A good-natured wink, no doubt. When the StageLeft Podcast‘s interviewer wants to hear more about Dylan, Burnette doesn’t have a whole lot more to offer, but still one fun, fascinating detail:

“He is a very private person. But we talked a lot about my dad and my uncle. He was a fan of some of their music. He was a big Rick Nelson fan [the Burnette brothers have worked a lot with Nelson and have written some of his hits]. So, he really liked that stuff and… I had actually met him in the seventies, and he told me that my Dad’s song, “Tall Oak Tree”, he said he realised that was the first ecology song ever written. And I called my dad the next morning, and I said ‘Hey Dad, I ran into Bob Dylan’. That’s neat, you know.”

The walking music encyclopaedia Dylan meets Billy Burnette sometime in the 1970s and immediately connects with a song by Billy’s dad from 1960, Dorsey Burnette’s “Tall Oak Tree”. That’s a nice enough song alright. Not too titanic, a bit silky perhaps, but good enough to be covered by greats like Johnny Rivers and Glen Campbell and to get a place somewhere at the front of Dylan’s phenomenal working memory. Dorsey had actually written it for Ricky Nelson, who rejected it. A good call, we might say in hindsight. It really is a Brook Benton song (who then did in fact record the song, in 1967). And true, the ecological admonition at the end of the song is ahead of its time;

And then along came Man to burn the oak tree down
And now the babbling brook is a-solid ground
And the mountain high don't stand so high
And there's a cloud of smoke that covers up the clear blue sky

It is tempting to think that Dylan had Dorsey’s own version on single. The B-side features “Juarez Town”, Dorsey’s attractive rip-off of “La Bamba”. We hear echoes of the chord progression in “Like A Rolling Stone”; the setting returns in “Just Like Tom Thumb’s Blues”. Coincidence, most likely – but still a nice coincidence. And a temporary, fleeting impression “Tall Oak Tree” evidently also leaves in Dylan’s “When I Paint My Masterpiece”. In that rich article “Whose Masterpiece Is It Anyway?” by Peter Doggett for the fanzine Judas! about Dylan’s recording sessions with Leon Russell in March 1971, Russell reveals even more intriguing details regarding the origins of the accompanying music, as well as on the genesis of the lyrics:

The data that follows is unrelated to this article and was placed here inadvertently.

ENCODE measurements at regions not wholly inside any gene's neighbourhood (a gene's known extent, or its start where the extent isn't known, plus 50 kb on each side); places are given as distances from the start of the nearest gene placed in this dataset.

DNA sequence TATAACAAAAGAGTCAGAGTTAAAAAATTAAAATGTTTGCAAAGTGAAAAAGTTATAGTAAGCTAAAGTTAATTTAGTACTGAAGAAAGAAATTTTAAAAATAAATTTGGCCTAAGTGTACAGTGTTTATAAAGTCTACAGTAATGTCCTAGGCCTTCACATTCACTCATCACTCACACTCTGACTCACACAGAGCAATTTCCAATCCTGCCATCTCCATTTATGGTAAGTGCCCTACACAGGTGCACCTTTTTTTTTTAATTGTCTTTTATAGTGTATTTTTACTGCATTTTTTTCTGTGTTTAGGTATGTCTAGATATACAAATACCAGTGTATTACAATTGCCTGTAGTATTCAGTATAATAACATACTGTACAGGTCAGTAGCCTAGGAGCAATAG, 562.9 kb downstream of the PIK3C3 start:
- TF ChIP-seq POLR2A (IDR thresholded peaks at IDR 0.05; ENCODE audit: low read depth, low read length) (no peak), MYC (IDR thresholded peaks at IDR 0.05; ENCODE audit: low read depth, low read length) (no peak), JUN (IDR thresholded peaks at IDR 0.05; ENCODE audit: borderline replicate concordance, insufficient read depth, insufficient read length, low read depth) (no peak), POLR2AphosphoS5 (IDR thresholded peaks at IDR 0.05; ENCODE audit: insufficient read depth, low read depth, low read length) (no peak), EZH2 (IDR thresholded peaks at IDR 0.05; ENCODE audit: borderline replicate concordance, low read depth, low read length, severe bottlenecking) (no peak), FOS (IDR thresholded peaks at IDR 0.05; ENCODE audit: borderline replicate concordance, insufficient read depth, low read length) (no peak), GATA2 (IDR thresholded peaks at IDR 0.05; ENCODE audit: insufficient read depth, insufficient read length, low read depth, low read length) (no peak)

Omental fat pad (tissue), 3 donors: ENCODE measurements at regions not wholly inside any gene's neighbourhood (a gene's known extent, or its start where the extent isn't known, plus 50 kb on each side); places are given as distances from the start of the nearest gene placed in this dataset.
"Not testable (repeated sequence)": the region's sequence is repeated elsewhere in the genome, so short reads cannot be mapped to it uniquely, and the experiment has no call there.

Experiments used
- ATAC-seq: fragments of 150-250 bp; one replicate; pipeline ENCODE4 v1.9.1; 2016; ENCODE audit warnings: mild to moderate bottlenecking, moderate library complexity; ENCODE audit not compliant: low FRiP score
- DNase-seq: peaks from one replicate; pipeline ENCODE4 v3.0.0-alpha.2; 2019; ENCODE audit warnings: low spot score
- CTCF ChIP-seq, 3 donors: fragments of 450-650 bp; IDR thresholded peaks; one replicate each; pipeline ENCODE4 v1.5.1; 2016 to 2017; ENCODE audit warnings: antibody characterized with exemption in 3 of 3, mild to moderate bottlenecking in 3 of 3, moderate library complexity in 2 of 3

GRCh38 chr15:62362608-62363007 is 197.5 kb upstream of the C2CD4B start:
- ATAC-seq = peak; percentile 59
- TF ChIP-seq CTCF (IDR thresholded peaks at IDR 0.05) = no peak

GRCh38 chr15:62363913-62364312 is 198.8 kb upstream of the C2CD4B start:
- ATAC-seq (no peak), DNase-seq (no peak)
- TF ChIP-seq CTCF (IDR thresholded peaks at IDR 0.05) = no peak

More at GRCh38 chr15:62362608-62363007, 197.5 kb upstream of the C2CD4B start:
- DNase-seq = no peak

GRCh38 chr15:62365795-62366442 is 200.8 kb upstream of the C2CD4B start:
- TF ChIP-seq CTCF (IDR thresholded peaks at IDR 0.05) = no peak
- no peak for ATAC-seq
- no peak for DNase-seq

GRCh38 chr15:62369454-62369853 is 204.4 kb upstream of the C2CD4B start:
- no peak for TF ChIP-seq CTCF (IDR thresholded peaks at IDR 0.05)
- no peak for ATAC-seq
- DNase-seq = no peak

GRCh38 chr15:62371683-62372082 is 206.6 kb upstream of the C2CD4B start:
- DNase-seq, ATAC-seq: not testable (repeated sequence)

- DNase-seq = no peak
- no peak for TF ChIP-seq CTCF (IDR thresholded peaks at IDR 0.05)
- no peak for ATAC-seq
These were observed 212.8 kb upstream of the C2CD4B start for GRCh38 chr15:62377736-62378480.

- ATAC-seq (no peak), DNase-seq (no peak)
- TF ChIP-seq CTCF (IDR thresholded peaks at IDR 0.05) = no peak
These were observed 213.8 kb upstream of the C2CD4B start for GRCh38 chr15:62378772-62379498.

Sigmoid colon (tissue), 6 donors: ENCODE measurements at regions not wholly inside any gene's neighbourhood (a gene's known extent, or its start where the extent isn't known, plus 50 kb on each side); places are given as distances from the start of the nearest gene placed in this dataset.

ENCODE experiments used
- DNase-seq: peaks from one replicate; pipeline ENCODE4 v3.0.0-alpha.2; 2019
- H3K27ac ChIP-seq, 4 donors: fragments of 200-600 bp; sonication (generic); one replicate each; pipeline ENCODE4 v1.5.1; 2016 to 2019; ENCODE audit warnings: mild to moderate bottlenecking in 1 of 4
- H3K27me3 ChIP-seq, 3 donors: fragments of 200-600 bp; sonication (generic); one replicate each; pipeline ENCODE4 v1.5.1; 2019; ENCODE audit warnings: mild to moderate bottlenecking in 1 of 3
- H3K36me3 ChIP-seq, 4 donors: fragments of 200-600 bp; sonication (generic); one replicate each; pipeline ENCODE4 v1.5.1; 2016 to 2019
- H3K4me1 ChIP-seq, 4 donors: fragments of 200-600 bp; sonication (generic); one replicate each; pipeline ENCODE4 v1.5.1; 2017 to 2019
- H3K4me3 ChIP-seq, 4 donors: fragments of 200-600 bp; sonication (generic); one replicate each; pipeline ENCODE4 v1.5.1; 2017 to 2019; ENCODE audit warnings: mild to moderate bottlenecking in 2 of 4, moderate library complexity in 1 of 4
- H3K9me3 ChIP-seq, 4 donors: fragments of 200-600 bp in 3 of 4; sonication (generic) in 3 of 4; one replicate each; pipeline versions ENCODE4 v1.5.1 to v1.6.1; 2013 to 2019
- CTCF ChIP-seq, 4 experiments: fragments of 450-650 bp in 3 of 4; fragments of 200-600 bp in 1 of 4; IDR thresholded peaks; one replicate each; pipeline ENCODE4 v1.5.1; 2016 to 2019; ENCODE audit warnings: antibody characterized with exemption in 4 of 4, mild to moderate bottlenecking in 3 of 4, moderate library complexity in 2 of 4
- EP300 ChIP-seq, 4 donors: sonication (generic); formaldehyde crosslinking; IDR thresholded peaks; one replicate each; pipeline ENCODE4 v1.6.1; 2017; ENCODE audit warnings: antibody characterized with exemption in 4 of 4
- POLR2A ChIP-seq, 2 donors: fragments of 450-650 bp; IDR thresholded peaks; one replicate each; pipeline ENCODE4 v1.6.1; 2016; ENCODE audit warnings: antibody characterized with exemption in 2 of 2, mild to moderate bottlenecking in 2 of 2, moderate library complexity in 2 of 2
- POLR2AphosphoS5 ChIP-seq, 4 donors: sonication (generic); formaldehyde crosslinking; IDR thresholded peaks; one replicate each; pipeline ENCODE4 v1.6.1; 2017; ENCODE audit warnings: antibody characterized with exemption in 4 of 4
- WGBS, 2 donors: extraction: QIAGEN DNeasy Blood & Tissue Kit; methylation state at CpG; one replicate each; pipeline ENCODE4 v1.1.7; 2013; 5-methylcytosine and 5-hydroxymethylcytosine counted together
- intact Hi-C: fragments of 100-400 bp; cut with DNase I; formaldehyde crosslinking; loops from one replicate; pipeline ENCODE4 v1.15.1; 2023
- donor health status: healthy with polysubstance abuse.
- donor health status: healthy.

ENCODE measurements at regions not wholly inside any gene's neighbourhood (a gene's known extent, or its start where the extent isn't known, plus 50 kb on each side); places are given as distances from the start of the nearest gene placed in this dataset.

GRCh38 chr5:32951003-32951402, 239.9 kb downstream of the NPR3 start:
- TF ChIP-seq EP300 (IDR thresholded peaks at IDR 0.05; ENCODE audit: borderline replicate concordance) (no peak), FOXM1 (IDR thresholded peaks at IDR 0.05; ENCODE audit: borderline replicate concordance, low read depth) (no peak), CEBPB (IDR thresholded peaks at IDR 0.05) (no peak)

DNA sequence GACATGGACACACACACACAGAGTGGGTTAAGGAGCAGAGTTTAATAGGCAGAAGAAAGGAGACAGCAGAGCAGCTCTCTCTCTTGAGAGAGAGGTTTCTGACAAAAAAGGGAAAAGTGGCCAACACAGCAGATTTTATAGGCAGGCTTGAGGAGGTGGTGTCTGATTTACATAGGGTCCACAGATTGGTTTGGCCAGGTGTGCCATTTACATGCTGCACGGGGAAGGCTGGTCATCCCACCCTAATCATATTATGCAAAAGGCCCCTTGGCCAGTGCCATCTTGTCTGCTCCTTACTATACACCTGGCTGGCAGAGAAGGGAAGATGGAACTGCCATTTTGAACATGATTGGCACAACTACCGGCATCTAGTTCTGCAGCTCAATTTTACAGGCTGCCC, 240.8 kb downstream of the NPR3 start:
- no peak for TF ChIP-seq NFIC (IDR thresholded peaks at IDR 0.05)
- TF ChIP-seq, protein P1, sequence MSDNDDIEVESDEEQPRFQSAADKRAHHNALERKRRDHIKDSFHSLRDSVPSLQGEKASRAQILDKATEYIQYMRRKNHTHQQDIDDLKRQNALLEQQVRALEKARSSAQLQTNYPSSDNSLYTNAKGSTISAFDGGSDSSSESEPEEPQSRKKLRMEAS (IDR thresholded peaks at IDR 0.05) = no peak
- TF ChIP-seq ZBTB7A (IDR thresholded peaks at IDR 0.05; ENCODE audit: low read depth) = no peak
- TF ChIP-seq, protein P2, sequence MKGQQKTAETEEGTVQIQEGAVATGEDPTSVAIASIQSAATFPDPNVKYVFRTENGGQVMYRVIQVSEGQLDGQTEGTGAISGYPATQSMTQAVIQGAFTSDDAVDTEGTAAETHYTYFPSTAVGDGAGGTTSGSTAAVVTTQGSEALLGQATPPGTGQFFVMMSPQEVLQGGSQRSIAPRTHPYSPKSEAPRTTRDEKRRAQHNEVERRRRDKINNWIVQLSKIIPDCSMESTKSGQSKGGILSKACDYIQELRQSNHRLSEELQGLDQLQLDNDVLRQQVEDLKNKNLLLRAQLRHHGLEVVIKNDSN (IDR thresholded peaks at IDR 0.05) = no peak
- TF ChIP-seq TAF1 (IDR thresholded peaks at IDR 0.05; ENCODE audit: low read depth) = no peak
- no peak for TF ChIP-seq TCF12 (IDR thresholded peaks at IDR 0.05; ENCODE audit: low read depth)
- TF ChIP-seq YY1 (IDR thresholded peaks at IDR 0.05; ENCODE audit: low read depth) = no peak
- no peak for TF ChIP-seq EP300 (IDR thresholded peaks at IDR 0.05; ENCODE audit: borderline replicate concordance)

“When he first started writing it, he wrote, I left Rome and landed in Brussells/With a picture of a tall oak tree by my side – I think that he thought the changes that I’d played were “A Tall Oak Tree”, though they were actually “Rock Of Ages”, which I think “A Tall Oak Tree” was taken from as well. Anyway, he changed those lines later.”

The picture of a tall oak tree which the protagonist carries only in the primal, Greatest Hits Vol. 2 version invites wide-ranging guesswork from the esteemed ladies and gentlemen Dylanologists. Heylin suspects it refers to “the well-known story of an old man who spent his whole life painting and repainting the same tree” for example, and Tony Attwood sees a reference to the Zen tradition of using one aspect of nature alone to understand everything. But it turns out to be a bit more prosaic in the end – Dylan just thought he heard Dorsette’s “Tall Oak Tree” in the music track Leon Russell presented him with.

Anyway, he changed those lines later. Dylan feels a rather incomprehensible dissatisfaction with the line. Within three days, the Man burns down the big oak tree and replaces it with the inferior On a plane ride so bumpy that I almost cried, a rewrite to which Dylan remains – in slightly different variants – committed to this day, unfortunately.

To be continued. Next up When I Paint My Masterpiece part 10: The muscled mussels from Brussels


Jochen is a regular reviewer of Dylan’s work on Untold. His books, in English, Dutch and German, are available via Amazon both in paperback and on Kindle: